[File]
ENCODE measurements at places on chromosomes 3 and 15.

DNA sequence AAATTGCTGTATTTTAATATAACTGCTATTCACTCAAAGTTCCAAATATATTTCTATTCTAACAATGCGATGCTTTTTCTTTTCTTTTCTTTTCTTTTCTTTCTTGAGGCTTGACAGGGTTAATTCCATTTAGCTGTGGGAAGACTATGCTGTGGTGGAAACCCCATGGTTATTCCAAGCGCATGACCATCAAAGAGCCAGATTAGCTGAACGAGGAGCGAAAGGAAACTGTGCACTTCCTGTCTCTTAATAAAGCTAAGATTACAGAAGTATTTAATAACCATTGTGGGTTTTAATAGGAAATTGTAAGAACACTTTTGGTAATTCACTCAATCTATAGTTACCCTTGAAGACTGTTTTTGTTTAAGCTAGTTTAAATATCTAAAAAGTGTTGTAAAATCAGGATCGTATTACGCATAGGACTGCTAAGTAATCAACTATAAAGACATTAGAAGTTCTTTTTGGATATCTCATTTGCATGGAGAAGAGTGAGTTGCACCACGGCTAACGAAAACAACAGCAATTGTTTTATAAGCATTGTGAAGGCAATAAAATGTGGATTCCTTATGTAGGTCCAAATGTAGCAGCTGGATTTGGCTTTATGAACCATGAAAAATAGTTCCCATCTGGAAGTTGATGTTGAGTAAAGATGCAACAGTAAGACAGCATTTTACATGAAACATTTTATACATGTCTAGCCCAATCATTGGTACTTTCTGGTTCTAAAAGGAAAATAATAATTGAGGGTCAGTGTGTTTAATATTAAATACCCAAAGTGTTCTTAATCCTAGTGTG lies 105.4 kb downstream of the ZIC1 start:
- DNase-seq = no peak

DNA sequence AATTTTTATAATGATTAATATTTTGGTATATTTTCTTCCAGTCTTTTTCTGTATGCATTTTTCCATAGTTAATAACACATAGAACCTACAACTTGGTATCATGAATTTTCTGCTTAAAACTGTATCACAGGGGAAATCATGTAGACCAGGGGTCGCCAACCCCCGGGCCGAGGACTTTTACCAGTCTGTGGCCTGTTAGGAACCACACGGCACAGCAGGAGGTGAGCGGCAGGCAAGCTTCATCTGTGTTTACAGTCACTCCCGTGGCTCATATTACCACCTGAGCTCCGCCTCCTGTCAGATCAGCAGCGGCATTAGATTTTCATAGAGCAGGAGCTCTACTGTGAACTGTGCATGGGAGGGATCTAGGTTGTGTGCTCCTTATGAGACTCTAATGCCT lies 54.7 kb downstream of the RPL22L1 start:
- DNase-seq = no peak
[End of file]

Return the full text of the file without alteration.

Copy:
ENCODE measurements at places on chromosomes 3 and 15.

DNA sequence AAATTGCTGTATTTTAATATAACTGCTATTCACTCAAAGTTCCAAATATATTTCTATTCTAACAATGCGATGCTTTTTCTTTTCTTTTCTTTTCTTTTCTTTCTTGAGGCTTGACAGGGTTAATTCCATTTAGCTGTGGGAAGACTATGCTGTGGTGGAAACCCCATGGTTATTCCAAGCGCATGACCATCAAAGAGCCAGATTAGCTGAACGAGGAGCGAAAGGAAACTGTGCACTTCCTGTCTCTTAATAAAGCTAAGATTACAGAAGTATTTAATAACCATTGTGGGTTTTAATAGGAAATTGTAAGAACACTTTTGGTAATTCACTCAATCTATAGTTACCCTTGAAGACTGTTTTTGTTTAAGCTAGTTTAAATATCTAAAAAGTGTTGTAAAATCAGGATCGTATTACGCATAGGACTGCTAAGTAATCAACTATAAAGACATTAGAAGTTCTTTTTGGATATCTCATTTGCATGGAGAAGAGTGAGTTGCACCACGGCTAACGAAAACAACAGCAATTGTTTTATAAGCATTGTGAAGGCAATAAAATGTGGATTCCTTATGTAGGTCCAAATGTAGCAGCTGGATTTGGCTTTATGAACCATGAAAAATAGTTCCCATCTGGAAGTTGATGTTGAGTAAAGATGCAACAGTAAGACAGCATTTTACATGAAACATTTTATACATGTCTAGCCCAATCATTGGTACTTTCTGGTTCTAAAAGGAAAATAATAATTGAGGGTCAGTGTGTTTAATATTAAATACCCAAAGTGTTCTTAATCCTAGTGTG lies 105.4 kb downstream of the ZIC1 start:
- DNase-seq = no peak

DNA sequence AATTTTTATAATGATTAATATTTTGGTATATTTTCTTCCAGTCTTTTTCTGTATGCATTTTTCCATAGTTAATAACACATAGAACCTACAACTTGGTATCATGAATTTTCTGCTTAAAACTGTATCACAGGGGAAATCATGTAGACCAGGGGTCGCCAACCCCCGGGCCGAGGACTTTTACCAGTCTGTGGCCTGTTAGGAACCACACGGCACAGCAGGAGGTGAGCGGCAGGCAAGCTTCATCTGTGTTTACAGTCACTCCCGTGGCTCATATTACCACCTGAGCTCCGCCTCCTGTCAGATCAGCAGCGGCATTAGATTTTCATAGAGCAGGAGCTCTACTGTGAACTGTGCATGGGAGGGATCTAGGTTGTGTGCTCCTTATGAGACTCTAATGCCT lies 54.7 kb downstream of the RPL22L1 start:
- DNase-seq = no peak